December 15th         (Final Exam – 10:00-12:00 PM, Room 136)



There are a total of 800 points available for this course:


Ten weekly quizzes   Given during Recitation

(10 pts. each, 100 points total)

Three 1-h exams worth 100 points each

(300 points total)

Final Exam  Comprehensive

(200 points total)

Term Paper

(100 points total)

Oral presentation

(100 points total)


Religious Observances/ Other Absences from Class

It is the responsibility of students who plan to be absent from class at certain times throughout the semester, due to religious holidays or other reasons, to make arrangements in advance with the instructor. Course notes or handouts may be obtained from the instructor if these conditions are met. If a make-up exam is required, the instructor retains the right to determine the content of the exam and the conditions of administration, giving due consideration to equitable treatment.



Academic Honesty

Academic dishonesty at Michigan State University is defined by the General Student Regulations as conduct that violates the fundamental principles of truth, honesty, and integrity. The following conduct is specifically cited:


o    Supplying or using work or answers that are not one's own.

o   Providing or accepting assistance with completing assignments or examinations.

o    Interfering through any means with another's academic work.

o    Faking data or results.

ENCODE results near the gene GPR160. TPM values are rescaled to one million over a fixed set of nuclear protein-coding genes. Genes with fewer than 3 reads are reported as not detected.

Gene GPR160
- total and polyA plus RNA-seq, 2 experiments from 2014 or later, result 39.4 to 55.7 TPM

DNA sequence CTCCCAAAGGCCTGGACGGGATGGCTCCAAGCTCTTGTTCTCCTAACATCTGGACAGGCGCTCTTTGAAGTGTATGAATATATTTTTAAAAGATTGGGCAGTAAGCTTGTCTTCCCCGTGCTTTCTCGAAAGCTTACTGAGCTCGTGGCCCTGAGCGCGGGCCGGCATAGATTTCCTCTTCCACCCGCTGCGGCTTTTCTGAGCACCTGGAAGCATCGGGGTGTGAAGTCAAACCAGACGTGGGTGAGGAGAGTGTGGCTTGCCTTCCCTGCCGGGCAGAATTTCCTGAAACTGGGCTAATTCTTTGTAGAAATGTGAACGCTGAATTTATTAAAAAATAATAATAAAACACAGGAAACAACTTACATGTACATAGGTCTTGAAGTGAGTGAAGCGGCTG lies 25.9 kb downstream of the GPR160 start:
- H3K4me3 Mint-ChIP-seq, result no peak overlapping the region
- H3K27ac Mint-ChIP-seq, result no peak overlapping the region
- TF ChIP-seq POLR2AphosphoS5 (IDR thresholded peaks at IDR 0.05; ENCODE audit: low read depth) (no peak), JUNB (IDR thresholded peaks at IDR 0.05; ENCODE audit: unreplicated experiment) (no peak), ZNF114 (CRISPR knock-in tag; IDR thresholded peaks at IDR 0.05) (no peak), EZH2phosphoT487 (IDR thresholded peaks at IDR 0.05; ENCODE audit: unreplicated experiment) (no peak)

You are expected to complete all course assignments, including homework, quizzes, tests and exams, without assistance from any source. You are expected to develop original work for this course; therefore, you may not submit course work you completed for another course to satisfy the requirements for this course.  Also, you are not authorized to use the or similar web sites to complete any course work in this course.


Students who violate these rules WILL be assigned a failing grade for the course.



Social Media Policy

As members of a learning community, students are expected to respect the intellectual property of course instructors. All course materials presented to students are the copyrighted property of the course instructor and are subject to the following conditions of use:


1)  Students may record lectures or any other classroom activities and use the recordings for their own course-related purposes only with permission from the instructor.


2)  If granted permission, students may share the recordings with other students enrolled in the class. Sharing is limited to using the recordings only for their own course-related purposes.


3)  Students may not post the recordings or other course materials online or distribute them to anyone not enrolled in the class without the advance written permission of the course instructor and, if applicable, any students whose voice or image is included in the recordings.


4)  Any student violating the conditions described above may face academic disciplinary sanctions.





Special Requests


Michigan State University is committed to providing equal opportunity for participation in all programs, services and activities. Requests for accommodations by persons with disabilities may be made by contacting the Resource Center for Persons with Disabilities at 517-884-RCPD or on the web at the link shown above. Once your eligibility for an accommodation has been determined, you will be issued a verified individual services accommodation (“VISA”) form. Please present this form to me at the start of the term and/or two weeks prior to the accommodation date (first test date). Requests received after this date will be honored whenever possible.